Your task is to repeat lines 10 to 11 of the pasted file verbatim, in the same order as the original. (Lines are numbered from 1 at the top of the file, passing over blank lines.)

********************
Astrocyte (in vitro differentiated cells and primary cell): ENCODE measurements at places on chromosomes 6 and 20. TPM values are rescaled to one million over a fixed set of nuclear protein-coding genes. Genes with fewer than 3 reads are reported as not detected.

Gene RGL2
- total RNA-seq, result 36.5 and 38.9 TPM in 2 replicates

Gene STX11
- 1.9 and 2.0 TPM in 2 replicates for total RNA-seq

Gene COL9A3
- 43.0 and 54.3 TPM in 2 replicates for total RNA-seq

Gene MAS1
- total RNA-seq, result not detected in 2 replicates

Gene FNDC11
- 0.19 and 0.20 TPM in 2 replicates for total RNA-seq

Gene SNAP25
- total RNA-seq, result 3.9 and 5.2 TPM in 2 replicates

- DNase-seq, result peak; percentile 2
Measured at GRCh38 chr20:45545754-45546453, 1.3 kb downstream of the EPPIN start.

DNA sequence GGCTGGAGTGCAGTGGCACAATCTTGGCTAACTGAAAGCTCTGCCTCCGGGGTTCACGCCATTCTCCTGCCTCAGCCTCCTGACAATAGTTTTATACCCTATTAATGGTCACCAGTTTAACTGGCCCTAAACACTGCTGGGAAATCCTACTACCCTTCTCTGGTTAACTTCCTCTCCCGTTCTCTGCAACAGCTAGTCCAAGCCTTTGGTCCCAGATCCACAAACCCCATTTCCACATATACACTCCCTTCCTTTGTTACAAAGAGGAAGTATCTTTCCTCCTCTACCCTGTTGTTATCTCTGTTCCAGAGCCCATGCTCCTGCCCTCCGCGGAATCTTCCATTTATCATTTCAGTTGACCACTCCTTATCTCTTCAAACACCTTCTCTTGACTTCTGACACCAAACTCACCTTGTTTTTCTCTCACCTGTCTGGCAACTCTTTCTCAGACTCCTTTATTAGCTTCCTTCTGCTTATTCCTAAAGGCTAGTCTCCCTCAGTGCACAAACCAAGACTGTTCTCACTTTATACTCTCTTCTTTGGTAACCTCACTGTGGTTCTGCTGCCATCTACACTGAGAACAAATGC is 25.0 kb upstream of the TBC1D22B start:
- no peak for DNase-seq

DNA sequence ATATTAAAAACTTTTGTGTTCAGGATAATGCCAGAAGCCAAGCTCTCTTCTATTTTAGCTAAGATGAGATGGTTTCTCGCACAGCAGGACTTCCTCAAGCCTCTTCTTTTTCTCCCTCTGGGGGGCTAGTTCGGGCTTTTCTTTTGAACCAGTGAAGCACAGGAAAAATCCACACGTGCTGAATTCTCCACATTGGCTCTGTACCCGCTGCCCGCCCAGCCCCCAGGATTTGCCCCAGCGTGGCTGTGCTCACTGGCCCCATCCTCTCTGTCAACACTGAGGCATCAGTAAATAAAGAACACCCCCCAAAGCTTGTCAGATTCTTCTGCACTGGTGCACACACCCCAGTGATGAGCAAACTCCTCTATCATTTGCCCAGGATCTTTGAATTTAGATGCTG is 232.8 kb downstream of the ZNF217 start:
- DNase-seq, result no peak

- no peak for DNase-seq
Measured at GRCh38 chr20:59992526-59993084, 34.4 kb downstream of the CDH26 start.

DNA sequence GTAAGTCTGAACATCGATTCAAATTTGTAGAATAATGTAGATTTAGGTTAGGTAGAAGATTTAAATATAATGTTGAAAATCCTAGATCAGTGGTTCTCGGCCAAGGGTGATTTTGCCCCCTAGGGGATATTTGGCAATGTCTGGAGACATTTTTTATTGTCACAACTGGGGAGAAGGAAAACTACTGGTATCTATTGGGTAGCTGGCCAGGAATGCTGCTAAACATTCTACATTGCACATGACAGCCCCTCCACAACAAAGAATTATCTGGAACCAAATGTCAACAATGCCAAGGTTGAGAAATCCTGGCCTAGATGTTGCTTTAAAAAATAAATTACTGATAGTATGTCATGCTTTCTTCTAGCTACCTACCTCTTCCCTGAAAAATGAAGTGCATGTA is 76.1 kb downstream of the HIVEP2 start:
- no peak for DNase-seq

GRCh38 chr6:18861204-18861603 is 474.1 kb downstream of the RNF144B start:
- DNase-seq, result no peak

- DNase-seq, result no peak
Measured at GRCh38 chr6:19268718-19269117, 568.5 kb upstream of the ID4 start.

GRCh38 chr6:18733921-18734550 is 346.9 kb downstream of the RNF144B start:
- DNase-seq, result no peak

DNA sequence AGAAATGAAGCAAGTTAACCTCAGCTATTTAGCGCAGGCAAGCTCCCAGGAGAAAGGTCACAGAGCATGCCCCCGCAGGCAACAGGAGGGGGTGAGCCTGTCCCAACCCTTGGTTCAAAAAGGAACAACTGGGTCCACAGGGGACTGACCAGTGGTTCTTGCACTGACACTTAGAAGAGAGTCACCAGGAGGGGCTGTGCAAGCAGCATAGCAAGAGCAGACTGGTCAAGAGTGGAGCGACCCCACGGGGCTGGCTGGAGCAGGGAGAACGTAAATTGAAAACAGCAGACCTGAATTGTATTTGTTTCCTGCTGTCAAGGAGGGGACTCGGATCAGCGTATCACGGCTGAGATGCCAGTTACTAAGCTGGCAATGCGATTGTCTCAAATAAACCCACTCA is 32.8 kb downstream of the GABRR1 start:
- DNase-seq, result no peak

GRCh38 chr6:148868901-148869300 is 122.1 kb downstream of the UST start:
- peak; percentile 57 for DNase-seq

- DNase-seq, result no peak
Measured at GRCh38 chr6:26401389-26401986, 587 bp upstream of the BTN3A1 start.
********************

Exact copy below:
Gene FNDC11
- 0.19 and 0.20 TPM in 2 replicates for total RNA-seq